The MEPHISTO MODULAR/EXCLUSIVE/MUENCHEN - AMSTERDAM is built - as are all the chess-computers of the MEPHISTO family - to allow the unit to be completely disassembled.
The MEPHISTO MODULAR/EXCLUSIVE/MUENCHEN consists of easily interchangeable parts which enable the user to upgrade the unit at any time. It is therefore a simple affair to fit your MEPHISTO MODULAR, EXCLUSIVE OR MUENCHEN with an AMSTERDAM-module.
Excerpts taken out of the “Hegener + Glaser Mephisto Amsterdam User Manual
About the Game Module
MEPHISTO Amsterdam has 7 playing levels, 10 problem levels, 1 correspondence chess level (infinite) and 1 optional time-setting level. Through the use of the optional time-setting level, MEPHISTO Amsterdam allows you to set your own playing levels for speed chess or tournament time settings of your choice. The possibilities are almost endless.
The microprocessor is a 16 Bit Motorola 68000 running at 12 MHz. This was only the third time that Mephisto sold a Motorola 68000 microprocessor chess program. It was however the first time that the Motorola 68000 was made available at a more accessible price costing around DM 1,200 in Germany. The Motorola 68000 was first used with the MEPHISTO Excalibur in 1983 for a hefty price of DM 5,000 (approx. $2,500). The MEPHISTO Excalibur was a full-sized modular type chessboard similar to the ESB 6000 with a modified MEPHISTO III housing the Motorola 68000 processor, and one of the unknown MEPHISTO programs that had entered into the 1983 World Microcomputer Chess Championship in Budapest, Hungary. In 1984 the MEPHISTO Glasgow-S Module using the same Motorola 68000 became Co-World Champion with Fidelity Elite X, Conchess X and the computer software program Psion in the World Microcomputer Chess Championship held that year in Glasgow, Scotland. The programming team of Thomas Nitsche and Elmar Henne developed the Glasgow-S. This was the first of many future World Microcomputer Chess Championship successes for MEPHISTO.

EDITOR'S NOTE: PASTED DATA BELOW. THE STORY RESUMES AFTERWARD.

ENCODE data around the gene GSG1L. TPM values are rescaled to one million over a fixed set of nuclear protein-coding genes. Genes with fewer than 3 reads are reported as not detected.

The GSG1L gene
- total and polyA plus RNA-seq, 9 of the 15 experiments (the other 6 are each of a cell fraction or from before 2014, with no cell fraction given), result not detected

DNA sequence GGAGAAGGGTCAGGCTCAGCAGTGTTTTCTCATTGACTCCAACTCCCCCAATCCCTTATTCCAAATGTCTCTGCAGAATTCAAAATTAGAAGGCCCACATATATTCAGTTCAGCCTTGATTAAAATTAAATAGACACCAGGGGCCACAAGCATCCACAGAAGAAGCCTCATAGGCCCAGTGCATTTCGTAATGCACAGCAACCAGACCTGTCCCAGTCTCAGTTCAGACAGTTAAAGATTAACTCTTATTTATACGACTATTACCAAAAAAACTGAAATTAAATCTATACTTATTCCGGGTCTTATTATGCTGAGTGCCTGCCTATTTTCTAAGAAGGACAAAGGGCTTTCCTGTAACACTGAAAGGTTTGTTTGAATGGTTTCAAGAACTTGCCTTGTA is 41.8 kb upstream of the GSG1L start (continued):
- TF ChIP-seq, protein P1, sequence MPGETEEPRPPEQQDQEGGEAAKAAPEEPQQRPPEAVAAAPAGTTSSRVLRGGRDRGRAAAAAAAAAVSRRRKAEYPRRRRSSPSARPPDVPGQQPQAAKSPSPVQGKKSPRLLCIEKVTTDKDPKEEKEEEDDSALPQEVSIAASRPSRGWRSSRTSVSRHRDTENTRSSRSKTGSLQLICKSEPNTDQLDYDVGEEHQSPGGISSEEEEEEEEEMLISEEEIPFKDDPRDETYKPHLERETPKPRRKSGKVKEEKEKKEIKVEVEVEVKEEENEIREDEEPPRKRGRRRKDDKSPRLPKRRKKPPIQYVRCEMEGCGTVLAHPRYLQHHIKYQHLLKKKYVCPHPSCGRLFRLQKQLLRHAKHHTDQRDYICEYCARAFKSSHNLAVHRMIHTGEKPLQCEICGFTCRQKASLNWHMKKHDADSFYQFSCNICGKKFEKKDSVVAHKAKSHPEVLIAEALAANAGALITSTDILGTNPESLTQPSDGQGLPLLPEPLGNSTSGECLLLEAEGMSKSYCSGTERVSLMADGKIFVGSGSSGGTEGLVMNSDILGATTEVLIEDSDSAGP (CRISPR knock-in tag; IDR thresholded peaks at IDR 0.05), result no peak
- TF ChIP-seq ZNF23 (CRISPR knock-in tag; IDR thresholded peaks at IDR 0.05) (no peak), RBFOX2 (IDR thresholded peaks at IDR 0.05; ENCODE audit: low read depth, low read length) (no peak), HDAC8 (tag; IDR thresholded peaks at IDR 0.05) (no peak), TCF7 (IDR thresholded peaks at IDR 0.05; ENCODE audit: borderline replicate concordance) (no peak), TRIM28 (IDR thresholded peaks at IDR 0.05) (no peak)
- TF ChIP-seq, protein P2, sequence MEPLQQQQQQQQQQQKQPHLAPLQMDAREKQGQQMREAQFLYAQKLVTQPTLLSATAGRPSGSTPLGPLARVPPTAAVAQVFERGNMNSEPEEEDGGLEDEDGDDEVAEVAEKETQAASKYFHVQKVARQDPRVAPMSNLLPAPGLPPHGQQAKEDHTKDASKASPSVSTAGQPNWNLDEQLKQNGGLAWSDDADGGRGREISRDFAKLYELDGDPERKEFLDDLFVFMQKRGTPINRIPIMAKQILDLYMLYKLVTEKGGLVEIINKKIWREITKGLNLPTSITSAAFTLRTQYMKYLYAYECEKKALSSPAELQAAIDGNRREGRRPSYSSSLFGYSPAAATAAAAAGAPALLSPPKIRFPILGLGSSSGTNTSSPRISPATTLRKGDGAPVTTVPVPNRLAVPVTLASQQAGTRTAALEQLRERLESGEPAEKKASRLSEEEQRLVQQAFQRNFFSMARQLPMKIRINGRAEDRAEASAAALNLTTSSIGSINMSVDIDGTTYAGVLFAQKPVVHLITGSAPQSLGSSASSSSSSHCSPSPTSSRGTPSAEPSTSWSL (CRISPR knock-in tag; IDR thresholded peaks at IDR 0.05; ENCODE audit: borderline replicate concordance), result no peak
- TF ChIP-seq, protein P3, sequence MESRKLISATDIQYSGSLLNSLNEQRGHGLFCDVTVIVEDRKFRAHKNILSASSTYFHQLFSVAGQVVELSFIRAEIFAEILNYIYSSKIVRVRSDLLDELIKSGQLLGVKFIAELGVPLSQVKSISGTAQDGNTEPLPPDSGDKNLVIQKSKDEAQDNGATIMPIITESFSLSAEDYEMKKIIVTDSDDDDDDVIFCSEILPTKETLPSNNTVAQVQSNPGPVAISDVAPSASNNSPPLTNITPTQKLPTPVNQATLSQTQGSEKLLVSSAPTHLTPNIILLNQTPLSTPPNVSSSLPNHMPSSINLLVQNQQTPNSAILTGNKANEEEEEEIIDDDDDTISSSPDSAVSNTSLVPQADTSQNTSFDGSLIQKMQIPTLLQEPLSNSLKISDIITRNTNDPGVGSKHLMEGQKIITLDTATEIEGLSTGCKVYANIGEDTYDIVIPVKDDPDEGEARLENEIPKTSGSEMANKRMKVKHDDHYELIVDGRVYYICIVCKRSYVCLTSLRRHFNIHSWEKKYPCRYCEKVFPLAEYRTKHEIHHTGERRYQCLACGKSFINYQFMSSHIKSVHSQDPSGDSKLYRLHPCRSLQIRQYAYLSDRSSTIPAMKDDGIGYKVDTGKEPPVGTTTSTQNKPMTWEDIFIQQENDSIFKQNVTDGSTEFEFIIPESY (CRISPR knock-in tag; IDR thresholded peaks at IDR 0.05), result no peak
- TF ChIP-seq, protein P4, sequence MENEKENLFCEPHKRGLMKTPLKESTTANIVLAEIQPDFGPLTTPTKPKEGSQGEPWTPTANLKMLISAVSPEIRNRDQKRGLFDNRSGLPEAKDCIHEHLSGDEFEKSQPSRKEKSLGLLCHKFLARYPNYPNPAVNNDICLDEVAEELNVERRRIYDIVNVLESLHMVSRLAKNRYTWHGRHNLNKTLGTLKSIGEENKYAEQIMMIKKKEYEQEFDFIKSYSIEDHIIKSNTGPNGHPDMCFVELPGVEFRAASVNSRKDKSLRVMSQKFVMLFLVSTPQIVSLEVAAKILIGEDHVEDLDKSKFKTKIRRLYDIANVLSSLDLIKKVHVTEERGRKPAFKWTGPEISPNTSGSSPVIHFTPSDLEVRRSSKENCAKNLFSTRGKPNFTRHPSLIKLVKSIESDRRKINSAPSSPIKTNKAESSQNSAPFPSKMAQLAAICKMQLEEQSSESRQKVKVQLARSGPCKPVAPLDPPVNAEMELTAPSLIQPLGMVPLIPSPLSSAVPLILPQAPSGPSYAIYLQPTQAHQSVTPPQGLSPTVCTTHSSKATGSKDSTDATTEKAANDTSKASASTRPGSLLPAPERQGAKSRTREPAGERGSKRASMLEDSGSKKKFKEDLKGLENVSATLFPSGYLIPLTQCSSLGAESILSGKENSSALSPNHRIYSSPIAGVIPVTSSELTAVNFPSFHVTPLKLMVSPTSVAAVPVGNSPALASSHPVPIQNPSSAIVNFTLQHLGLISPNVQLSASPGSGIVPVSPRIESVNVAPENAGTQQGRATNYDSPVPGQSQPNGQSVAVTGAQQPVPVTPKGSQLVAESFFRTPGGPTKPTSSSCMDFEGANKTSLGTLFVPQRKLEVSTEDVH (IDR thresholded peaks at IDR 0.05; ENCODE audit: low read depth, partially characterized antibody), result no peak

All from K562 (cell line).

The big surprise of the 1984 World Microcomputer Chess Championship was the software program Psion written by Englishman Richard Lang finishing in joint first place.
Richard Lang joined MEPHISTO after the World Championship in 1984. His Psion program became the foundation for the new MEPHISTO Amsterdam program that won the 1985 World Microcomputer Chess Championship in Amsterdam.